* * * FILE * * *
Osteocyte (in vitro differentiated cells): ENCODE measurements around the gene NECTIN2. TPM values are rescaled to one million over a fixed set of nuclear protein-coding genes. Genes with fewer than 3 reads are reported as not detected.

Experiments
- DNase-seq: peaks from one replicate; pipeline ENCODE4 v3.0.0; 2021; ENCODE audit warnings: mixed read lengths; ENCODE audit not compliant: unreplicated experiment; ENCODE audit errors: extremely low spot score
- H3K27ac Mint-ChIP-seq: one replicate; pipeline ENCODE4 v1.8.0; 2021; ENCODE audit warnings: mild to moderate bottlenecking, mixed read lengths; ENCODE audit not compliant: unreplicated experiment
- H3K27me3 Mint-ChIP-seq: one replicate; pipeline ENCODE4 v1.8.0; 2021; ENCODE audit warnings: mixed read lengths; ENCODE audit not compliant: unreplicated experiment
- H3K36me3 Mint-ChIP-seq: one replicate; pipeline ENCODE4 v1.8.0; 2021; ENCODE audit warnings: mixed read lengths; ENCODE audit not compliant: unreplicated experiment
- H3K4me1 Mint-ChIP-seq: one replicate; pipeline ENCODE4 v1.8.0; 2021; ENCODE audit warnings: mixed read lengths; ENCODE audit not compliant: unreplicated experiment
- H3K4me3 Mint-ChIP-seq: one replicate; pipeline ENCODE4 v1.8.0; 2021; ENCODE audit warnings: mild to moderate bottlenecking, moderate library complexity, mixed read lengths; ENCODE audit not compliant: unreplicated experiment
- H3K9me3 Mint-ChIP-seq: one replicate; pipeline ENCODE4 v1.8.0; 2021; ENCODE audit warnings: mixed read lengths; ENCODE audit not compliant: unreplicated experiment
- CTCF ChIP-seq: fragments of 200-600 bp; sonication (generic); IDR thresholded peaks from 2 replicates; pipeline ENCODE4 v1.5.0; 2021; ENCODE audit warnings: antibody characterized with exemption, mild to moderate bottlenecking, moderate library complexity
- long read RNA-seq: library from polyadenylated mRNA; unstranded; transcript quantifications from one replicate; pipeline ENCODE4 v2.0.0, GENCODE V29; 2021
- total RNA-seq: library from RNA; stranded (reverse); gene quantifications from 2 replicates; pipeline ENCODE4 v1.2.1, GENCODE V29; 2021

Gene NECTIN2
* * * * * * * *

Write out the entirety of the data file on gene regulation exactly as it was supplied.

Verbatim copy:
Osteocyte (in vitro differentiated cells): ENCODE measurements around the gene NECTIN2. TPM values are rescaled to one million over a fixed set of nuclear protein-coding genes. Genes with fewer than 3 reads are reported as not detected.

Experiments
- DNase-seq: peaks from one replicate; pipeline ENCODE4 v3.0.0; 2021; ENCODE audit warnings: mixed read lengths; ENCODE audit not compliant: unreplicated experiment; ENCODE audit errors: extremely low spot score
- H3K27ac Mint-ChIP-seq: one replicate; pipeline ENCODE4 v1.8.0; 2021; ENCODE audit warnings: mild to moderate bottlenecking, mixed read lengths; ENCODE audit not compliant: unreplicated experiment
- H3K27me3 Mint-ChIP-seq: one replicate; pipeline ENCODE4 v1.8.0; 2021; ENCODE audit warnings: mixed read lengths; ENCODE audit not compliant: unreplicated experiment
- H3K36me3 Mint-ChIP-seq: one replicate; pipeline ENCODE4 v1.8.0; 2021; ENCODE audit warnings: mixed read lengths; ENCODE audit not compliant: unreplicated experiment
- H3K4me1 Mint-ChIP-seq: one replicate; pipeline ENCODE4 v1.8.0; 2021; ENCODE audit warnings: mixed read lengths; ENCODE audit not compliant: unreplicated experiment
- H3K4me3 Mint-ChIP-seq: one replicate; pipeline ENCODE4 v1.8.0; 2021; ENCODE audit warnings: mild to moderate bottlenecking, moderate library complexity, mixed read lengths; ENCODE audit not compliant: unreplicated experiment
- H3K9me3 Mint-ChIP-seq: one replicate; pipeline ENCODE4 v1.8.0; 2021; ENCODE audit warnings: mixed read lengths; ENCODE audit not compliant: unreplicated experiment
- CTCF ChIP-seq: fragments of 200-600 bp; sonication (generic); IDR thresholded peaks from 2 replicates; pipeline ENCODE4 v1.5.0; 2021; ENCODE audit warnings: antibody characterized with exemption, mild to moderate bottlenecking, moderate library complexity
- long read RNA-seq: library from polyadenylated mRNA; unstranded; transcript quantifications from one replicate; pipeline ENCODE4 v2.0.0, GENCODE V29; 2021
- total RNA-seq: library from RNA; stranded (reverse); gene quantifications from 2 replicates; pipeline ENCODE4 v1.2.1, GENCODE V29; 2021

Gene NECTIN2